Wednesday, March 11, 2009
Blacksburg gets new council member in Tech researcher Mike Rosenzweig
Mike Rosenzweig, a researcher at Virginia Tech, was unanimously voted to the seat.
BLACKSBURG -- After more than a week of controversy over who would succeed the late Councilman Derek Myers, town council took the middle way Tuesday night.
Dark horse candidate Mike Rosenzweig won the appointment on a unanimous vote. Rosenzweig was not present at the meeting and could not immediately be reached for comment.
The Virginia Tech directory lists him as a research scientist in the biology department. Rosenzweig is also listed as a member of the town's museum committee and as a resident of the Bennett Hill-Progress neighborhood, where ongoing revitalization efforts are under way.
Council members Susan Anderson and Tom Sherman estimated 30 to 40 names came up during the rapid-fire appointment process, which they oversaw. All those nominated were carefully considered, Mayor Ron Rordam said.
Two names made the final list: Rosenzweig and Planning Commissioner Ben Crawford. After a few minutes of open debate, the council voted to go into closed session to discuss the final choice. Rordam, who said recently the process would occur in the open, voted against the closed session, as did Councilman Don Langrehr.
It was in some ways a tricky appointment for council members, many of whom will be up for re-election in November. Controversy erupted in recent days when it came to light that ousted Councilman Paul Lancaster might be considered to fill the seat.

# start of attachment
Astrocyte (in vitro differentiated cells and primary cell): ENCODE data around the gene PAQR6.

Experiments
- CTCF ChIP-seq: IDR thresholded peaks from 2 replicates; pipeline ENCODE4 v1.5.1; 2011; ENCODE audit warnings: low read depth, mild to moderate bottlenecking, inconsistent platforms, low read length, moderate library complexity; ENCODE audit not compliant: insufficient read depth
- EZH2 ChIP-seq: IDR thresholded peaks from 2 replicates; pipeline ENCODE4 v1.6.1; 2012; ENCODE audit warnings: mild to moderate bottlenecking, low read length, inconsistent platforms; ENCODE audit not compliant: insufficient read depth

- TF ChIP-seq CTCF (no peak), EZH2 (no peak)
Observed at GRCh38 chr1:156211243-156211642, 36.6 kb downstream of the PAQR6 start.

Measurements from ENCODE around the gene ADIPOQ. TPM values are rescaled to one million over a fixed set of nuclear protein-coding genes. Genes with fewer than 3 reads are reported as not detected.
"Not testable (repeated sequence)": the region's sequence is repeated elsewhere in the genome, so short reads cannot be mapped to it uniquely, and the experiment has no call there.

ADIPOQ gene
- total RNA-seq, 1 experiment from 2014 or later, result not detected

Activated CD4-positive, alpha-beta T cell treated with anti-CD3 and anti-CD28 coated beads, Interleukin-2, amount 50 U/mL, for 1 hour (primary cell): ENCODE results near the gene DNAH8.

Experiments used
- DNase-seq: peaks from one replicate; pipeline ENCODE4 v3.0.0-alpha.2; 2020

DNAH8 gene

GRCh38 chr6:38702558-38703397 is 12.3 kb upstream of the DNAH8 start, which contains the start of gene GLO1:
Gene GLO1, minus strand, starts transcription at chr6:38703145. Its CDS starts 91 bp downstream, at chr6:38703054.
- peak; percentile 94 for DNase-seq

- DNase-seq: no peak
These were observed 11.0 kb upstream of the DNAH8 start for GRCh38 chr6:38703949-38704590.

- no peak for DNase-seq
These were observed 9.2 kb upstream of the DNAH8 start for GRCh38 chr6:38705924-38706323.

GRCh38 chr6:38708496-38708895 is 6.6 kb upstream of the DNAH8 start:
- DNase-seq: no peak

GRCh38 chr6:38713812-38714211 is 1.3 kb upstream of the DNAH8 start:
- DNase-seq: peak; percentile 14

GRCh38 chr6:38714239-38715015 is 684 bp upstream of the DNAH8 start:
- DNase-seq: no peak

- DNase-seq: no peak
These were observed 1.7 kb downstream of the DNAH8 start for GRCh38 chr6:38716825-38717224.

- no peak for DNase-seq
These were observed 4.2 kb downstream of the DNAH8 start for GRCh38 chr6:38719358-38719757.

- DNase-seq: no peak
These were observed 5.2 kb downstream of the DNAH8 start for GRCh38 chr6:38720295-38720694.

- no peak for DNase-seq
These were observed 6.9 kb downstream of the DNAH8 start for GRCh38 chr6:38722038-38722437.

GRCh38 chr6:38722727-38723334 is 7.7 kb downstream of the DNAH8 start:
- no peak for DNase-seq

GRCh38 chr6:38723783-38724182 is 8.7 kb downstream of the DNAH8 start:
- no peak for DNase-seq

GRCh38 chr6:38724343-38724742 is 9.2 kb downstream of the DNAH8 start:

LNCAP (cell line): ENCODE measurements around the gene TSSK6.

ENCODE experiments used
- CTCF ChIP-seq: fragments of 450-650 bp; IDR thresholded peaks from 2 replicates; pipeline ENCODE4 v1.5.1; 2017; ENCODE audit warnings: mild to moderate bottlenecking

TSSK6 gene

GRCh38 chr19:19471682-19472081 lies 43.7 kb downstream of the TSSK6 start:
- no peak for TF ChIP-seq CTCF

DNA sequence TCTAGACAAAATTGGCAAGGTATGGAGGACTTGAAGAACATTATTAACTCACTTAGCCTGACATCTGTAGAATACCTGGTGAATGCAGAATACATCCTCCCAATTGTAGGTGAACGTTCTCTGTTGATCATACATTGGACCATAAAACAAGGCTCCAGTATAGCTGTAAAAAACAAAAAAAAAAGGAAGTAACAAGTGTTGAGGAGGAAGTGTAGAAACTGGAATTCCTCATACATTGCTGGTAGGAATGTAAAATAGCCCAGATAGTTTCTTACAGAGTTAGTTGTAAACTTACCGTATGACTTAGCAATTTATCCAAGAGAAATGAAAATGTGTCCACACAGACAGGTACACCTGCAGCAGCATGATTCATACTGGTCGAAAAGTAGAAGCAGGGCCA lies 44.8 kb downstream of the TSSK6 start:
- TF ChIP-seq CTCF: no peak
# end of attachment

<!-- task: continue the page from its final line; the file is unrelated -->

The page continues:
Dozens of residents weighed in by e-mail, some recounting unfavorable dealings with Lancaster and arguing against his appointment. A majority -- including prominent business, Virginia Tech and civic leaders -- praised him, however, and pleaded with the council to name him to the post.
Lancaster won a council seat in 2004 but was voted out in 2008 after alienating some of his former allies and members of the newer anti-Wal-Mart group Blacksburg United for Responsible Growth.
In a prepared statement Monday, Lancaster bowed out of the process.
"My interest is in unifying Blacksburg, not dividing it," he wrote. "I do not wish to force council into a showdown that could cause it to lose focus of its vision."
On Tuesday, Rordam publicly thanked Lancaster for removing himself.
Lancaster has said he plans to run for a seat in November -- an election that could change the political makeup of the council. For the first time in recent memory, residents will choose a supermajority of council members in one election. In addition to Myers' seat, three other council members and the mayor will be chosen for four-year terms. Myers' term will end in 2011.
Turnout is expected to be higher than normal this year after the town's switch of its elections from May to November. In other Virginia localities such a switch has spurred more interest in local elections. Blacksburg candidates have until June 9 to submit paperwork to get on the ballot.